His abstract expressionistic paintings from 1946 and 1947 (below) were attractive, organic paintings that may or may not have had narrative figurative elements behind them, creating a hidden structure. Perhaps the one on the left includes a woman and baby in the middle right opposite a robed figure. The painting on the right could be a landscape. Alternatively, it could be sanded down painted wood, exposing different levels and hence different colours, and an exercise in appreciation of organic forms and colours. I would have been intrigued by what Mark Rothko would have produced had he continued with this more organic abstract expressionism.
However, he took another route – towards the Rothko works that have become iconic Rothko – the core composition of two or three juxtaposed coloured rectangles within a wider rectangle – with each colour space eliciting a different emotion in the viewer: stand close, stare at the colour space, allow yourself to fall into it, and feel. He would explore this for the next two decades, exploring and eliciting different emotions through his work.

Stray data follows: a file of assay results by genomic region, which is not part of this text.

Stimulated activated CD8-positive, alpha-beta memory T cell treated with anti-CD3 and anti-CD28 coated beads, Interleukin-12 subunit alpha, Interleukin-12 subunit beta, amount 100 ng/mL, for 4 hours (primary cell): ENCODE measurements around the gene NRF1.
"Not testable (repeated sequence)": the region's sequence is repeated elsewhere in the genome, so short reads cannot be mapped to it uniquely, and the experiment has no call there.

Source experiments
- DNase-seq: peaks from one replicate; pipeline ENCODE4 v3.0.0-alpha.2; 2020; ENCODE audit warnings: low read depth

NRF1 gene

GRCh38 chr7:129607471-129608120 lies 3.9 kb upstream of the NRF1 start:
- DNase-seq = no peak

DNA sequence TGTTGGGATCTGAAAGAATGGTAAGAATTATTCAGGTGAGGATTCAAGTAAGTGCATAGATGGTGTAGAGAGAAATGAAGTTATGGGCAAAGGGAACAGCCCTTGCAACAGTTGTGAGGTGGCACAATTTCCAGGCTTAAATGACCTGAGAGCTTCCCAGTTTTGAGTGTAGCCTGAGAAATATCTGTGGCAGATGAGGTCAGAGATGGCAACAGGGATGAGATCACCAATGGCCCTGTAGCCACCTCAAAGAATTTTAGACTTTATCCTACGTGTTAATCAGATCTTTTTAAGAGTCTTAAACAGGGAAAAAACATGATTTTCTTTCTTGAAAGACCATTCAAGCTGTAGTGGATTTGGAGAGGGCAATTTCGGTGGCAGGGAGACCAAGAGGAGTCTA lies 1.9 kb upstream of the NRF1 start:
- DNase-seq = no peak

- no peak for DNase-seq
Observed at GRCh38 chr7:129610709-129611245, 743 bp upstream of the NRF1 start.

What do you feel when you see these? Rothko intentionally kept many of his works “Untitled” as he recognised that his creations would elicit different emotions and have different meanings depending on the viewer and probably how long they immerse themselves in the colour field. For me, the yellow presents a “good morning energy”, orange represents the warm joy of being alive (especially in the second one), the red is more an urgent, driving energy, while the pink is a slightly melancholy reflective state, still feeding us energy.
The ones below are more sobre, reflective pieces. I like the infinite unknown of the dark green that is almost black, and opportunity of the white, and the intriguing potential of the blue that borders on purple. The thin sliver seems to feed into the white, making it bulge with opportunity, and all of this is placed in a reflective light blue colour field. On the right, the green pushes me into a landscape, and I feel as if on a boat in the dark seas, again with reflective hope. Go to the exhibition and see the original, not reproduced colours, and get the real feeling.